Monthly Archives: May 2012

It RAINED!

It Rained and it’s gonna rain again tonight!  I dug down into the dirt in the garden this evening and it was moist down over 2″.   I don’t know how much rain we got last night, but the lightning show was terrific.

I am proud to finally say that the Blue Lake Green Beans are blooming.

I am so looking forward to canning some green beans this year.  Three years ago I canned 52 pints.  The past 2 years I’ve grown Purple Hull Peas along with the Green Beans.  The Peas produced like crazy and the Green Beans hardly produced at all.  My guess is that the insects that pollinate the Beans were too busy pollinating the Purple Hull Peas;  they must be sweeter or something.  Last year the bees, bumble bees, wasps, hornets, dirt dobbers,..well anything with wings, were all over the Purple Hull Peas but not the beans.  This year there are NO peas in the garden.

Here’s a couple of fruitful plant pictures.

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Oh I Wish It Would Rain

It has not rained in over 2 weeks now and the ground is very dry.  I’ve noticed that the ground in the deep woods along our lane to the house are looking dry.  Even though, the queens anne lace, yarrow, and the black-eyed susans are blooming like crazy along the road sides and fields.  There is a queens anne lace that bloomed last year right next to the mailbox and this year it is back; so pretty.
This is last yrs. bloom:

    The garden is doing well.  I am having to water something everyday.  I’ve a rotation on the watering of the corn, green beans and tomatoes to every other day.  I keep waiting for the green beans to bloom, but I’ve not seen any.  I just know that they would if the rain would shower on them.  There is just something about rain water that is better than tap water that just makes plants come alive.
     The potato plants still have blooms on top of them.  I’d say the blooms have been there a couple of weeks; looks like a flower garden. 

     My orange bell pepper plants are making, but the peppers are green so far.  I am new to growing these and I don’t understand why they’re green and not orange.  Perhaps they will turn orange as they mature. (?)  I know if they don’t I’ll have to give them away; green bell peppers don’t like me.
     It is time to plant the okra and I’ve got a bit of a grassy patch in the garden where they go.  This morning 7:00 ish  I headed up there to till and in the end it didn’t go well.  I started with the grassy patch (did I mention Bermuda Grass? Previous Post) and just as I finished that the tiller died.  I discovered it had Bermuda grass wrapped all around the blades; so I cut that out with some sissors.  The tiller wouldn’t start.  I looked at the blades and discovered that one of the locking pins was not sitting right  so I took it out with much effort.  I compared it to the other side and that sides pin moved freely.  So I reset the blades by pushing them toward the center (the blades are removeable for putting on an attachment) and replaced the locking pin.  The tiller did not start.  The tiller went back into the shed and I am in my cool house in front of my fan.  Bad side…I did need to till a few patches of grass here and there.  Good side of this story…I did what I went out to do.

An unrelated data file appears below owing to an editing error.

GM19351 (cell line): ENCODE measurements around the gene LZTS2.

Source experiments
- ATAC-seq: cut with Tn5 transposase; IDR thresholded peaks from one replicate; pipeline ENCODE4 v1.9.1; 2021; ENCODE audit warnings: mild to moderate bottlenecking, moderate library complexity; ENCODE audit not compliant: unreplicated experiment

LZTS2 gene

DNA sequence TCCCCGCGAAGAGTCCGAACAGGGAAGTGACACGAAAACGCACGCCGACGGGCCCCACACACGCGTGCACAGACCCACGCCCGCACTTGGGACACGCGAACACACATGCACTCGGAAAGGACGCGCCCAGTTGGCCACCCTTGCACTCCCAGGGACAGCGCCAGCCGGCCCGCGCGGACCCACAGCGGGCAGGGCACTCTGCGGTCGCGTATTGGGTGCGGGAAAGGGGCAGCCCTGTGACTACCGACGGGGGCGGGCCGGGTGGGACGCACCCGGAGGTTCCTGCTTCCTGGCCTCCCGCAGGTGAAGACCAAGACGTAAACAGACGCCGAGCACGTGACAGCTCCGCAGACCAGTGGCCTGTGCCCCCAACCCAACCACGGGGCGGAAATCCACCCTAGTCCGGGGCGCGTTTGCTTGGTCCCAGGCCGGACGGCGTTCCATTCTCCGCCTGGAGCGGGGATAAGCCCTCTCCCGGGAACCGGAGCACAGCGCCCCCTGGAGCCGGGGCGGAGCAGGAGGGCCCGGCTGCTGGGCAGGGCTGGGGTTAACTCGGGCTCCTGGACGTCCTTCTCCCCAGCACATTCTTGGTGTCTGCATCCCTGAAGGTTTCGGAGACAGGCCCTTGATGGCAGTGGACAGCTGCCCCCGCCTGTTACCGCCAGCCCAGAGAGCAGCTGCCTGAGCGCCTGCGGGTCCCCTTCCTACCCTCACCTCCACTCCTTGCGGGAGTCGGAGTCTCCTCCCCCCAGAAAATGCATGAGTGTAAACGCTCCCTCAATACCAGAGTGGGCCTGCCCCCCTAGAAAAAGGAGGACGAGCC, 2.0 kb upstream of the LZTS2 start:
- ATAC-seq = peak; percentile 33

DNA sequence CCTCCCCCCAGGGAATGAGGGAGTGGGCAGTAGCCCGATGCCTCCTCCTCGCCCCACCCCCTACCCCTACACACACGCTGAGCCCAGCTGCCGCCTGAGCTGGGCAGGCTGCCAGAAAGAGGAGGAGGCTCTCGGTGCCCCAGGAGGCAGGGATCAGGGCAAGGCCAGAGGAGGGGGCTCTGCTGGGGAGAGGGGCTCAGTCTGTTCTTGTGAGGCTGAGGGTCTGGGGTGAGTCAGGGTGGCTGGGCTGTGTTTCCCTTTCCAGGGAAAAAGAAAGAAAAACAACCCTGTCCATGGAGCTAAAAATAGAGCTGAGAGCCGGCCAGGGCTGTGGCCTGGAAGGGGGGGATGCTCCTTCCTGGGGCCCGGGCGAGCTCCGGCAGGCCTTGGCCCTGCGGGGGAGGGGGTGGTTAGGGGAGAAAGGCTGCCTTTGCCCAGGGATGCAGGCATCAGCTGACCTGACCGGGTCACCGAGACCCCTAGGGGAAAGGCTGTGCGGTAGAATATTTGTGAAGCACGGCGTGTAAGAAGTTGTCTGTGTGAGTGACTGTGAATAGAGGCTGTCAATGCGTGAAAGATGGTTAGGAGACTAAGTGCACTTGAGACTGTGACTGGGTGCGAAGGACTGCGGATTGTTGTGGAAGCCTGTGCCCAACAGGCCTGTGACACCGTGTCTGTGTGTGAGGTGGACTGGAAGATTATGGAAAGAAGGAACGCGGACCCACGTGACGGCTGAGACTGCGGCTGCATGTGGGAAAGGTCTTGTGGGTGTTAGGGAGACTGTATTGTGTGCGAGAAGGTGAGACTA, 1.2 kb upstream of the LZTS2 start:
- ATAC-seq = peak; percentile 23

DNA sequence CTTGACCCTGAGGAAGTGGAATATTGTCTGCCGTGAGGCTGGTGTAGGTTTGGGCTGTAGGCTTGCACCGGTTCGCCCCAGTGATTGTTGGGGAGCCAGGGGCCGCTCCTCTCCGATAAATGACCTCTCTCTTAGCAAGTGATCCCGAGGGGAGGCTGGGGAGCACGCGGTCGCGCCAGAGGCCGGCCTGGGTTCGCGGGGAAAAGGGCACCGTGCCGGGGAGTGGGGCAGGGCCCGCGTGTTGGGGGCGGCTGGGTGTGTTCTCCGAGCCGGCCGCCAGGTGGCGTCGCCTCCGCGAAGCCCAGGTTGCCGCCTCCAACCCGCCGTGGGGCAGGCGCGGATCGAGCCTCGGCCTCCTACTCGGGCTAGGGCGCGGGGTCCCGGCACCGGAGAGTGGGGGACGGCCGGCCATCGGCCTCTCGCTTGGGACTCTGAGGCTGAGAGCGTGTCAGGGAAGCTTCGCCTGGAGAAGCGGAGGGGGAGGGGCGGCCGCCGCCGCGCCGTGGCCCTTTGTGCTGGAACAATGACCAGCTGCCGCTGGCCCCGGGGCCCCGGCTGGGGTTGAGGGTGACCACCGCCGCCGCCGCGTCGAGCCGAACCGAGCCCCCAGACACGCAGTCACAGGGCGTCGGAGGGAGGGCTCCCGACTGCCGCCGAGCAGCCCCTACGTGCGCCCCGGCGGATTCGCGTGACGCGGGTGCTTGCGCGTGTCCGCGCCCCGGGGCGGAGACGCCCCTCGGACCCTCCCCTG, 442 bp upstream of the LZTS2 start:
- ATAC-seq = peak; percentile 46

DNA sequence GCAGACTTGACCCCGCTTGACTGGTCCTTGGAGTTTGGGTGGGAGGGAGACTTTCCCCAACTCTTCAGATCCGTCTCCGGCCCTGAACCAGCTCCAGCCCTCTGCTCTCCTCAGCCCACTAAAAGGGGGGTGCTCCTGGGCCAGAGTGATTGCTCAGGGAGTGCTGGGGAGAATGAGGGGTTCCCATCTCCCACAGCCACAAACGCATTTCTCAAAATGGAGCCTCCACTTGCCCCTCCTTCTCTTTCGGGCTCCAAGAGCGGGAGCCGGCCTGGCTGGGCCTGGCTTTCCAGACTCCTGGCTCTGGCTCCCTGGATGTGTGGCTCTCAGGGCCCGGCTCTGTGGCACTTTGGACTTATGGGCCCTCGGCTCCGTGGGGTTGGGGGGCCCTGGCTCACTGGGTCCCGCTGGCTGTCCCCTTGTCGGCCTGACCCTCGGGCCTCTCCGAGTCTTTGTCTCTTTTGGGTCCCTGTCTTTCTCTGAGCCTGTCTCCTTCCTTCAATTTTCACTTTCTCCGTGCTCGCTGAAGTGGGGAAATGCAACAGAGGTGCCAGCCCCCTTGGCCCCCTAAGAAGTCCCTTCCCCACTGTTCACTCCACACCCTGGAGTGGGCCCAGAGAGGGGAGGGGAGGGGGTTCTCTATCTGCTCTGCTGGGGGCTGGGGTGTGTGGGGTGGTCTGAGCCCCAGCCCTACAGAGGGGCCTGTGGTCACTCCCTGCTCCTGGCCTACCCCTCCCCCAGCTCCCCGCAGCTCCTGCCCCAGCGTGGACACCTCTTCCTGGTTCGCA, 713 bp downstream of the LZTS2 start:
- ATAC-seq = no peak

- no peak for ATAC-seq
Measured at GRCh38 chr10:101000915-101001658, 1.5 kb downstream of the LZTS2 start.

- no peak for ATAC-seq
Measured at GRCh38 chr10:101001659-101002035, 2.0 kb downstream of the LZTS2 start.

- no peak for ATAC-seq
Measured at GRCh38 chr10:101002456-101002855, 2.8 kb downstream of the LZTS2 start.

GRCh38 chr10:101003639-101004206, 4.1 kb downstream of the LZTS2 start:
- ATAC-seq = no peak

Strange Zucchini Update

Today I showed a picture of my strange round zucchini to a elderly friend.  She pulled out her seed catalog so we could look for a variety that looked like my squash.  We found a squash called Eight Ball Zucchini.  Here’s a pic from the web.

Here’s some info at the Burpee website.  BTW, Burpee also created a squash called Roly Poly.
http://www.burpee.com/vegetables/squash/summer/zucchini/squash-summer-eight-ball-zucchini-prod000913.html

I bought last yrs Regular long zucchini as starter plants.  These just came up from last years zucchini that was tilled up in the garden.  I am greatful to Kelly at Birds Blooms and Bugs for her comment about my strange zucchini being from a Hybrid.
Your volunteer seed was possibly from a hybrid zucchini. The seed from hybrids won’t produce a zucchini like its parent, but like one of its “grandparents.” So you may have some type of heirloom throwback. Very likely good to eat though!”

Here is some info from Specialty Produce.
http://www.specialtyproduce.com/produce/Eight_Ball_Squash_6296.php
Current Facts
Eight ball squash are a hybrid zucchini variety, with a round shape reminiscent of a billiard ball.

Description/Taste
The eight ball squash is similar in color and taste to the longer, Italian zucchini. The squash have a shiny, speckled, green skin, and creamy, white flesh. They are firm and very mild-tasting.

Applications
Eight ball squash may be substituted for zucchini in most recipes. The size and shape of this summer squash variety are ideal for stuffing; slice off the top stem end, scoop out some of the interior and fill with meats, cheeses or nuts and grains. Eight ball quash may also be steamed, baked, roasted or grilled as you would other summer squash. Dice and stir-fry or saute with garlic, onions, fresh herbs and spices. Slice thinly, layer with other sliced summer vegetables and bake. Keep dry and refrigerate until ready to use.

Strange Zucchini


These cute round things came off of the volunteer plants in the garden that I guessed in a eariler post are squash. They look more like zucchini pumpkins. Has anyone had this happen before?
Oh and, those are my first Sweet Banana Peppers of the season.

Sharing Relish Recipes


Green Tomato Relish posted on last years Blog.  Find the recipe at